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Advanced Education figures show nearly 70 per cent of Albertans will pursue more education within 10 years of entering Grade 10, with 80 per cent of those seeking degree, diploma and certificate programs to get the technical and occupation-specific skills that lead to better employment prospects. But there is an interesting shift taking place. Employers in Alberta, indeed across Canada, now indicate their greatest need is for employees who can solve problems, think critically, communicate and work in teams.
As experienced leaders in business and education, we know building technical, cognitive, social and emotional skills enable people to find meaning in what is happening in the world, figure out how to contribute and navigate a path forward. While automation and artificial intelligence mainly mimic what is repeatable, the public and private sectors need individuals who approach challenges and opportunities with flexibility, creativity and critical analysis. Technology can support these skills, but cannot replace them.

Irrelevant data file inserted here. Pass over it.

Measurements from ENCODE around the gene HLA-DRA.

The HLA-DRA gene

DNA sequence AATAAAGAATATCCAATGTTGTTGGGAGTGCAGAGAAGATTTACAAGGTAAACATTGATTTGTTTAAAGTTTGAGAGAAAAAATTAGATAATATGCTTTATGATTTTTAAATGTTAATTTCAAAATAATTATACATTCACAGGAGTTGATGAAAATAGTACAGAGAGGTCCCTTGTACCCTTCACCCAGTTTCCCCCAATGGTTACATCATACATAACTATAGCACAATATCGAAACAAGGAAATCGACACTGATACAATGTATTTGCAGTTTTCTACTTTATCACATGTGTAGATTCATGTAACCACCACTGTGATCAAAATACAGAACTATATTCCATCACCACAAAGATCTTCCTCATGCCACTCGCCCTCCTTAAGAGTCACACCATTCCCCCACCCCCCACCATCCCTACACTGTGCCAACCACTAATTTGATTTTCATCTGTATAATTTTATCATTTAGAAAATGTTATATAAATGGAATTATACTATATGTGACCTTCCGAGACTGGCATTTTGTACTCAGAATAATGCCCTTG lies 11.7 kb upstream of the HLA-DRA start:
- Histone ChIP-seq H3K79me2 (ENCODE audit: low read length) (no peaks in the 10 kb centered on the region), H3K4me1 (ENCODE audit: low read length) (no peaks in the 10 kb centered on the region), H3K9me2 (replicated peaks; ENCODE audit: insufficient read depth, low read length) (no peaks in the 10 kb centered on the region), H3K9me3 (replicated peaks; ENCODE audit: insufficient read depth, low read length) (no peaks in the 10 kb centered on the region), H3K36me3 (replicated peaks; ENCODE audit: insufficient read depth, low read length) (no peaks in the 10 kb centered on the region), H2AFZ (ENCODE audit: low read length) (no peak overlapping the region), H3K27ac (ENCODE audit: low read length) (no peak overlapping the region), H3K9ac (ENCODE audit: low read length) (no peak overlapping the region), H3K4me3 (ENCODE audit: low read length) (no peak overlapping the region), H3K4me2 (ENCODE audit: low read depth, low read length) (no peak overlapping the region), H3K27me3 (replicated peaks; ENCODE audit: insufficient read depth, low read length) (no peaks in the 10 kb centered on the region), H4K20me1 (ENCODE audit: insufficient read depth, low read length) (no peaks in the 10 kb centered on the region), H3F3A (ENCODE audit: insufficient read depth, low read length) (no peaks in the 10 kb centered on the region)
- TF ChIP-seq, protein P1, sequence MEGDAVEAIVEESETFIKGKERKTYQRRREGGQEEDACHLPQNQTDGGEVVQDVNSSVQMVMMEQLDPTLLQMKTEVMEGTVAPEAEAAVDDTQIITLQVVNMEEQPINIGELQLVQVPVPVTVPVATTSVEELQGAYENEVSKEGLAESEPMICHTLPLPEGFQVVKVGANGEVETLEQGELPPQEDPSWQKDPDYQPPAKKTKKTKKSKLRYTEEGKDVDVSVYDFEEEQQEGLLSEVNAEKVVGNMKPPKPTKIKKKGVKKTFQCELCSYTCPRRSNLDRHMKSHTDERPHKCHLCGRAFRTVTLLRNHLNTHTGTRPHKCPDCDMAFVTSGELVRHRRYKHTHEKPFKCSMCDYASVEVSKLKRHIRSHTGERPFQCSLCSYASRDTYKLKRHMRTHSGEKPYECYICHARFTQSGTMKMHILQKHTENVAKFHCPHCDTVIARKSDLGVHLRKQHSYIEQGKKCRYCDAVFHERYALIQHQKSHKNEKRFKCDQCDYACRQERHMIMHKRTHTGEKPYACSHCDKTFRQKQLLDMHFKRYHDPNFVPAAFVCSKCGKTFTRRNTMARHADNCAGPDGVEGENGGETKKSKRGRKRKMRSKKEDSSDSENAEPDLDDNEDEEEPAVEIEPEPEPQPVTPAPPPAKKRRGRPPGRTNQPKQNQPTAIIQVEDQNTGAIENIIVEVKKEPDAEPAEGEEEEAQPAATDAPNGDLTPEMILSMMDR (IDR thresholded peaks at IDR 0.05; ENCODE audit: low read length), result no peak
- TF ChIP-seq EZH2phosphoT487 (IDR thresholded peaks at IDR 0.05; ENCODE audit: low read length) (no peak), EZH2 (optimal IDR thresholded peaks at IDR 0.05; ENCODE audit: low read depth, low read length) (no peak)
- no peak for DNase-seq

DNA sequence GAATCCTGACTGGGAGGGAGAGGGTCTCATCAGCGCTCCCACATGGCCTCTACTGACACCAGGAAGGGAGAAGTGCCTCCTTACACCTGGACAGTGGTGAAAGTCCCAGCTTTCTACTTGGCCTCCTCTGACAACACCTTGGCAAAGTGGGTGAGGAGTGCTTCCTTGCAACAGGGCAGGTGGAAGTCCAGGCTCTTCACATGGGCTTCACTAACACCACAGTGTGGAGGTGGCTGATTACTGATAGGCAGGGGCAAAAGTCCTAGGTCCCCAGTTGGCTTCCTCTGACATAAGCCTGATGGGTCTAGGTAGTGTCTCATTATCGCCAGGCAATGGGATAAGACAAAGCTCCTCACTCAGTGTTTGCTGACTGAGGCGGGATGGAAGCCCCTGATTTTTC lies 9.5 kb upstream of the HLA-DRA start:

Collaboration among government, business, nonprofits and post-secondary institutions is also key. There is a strong history of collaboration in Alberta and a desire to do more. Work-integrated learning opportunities, including co-ops and practicums, create a highly skilled workforce and a globally competitive economy in Alberta. Over half of all undergraduates in Canada are in some form of work-integrated learning programs and those who are, report feeling better prepared for the future.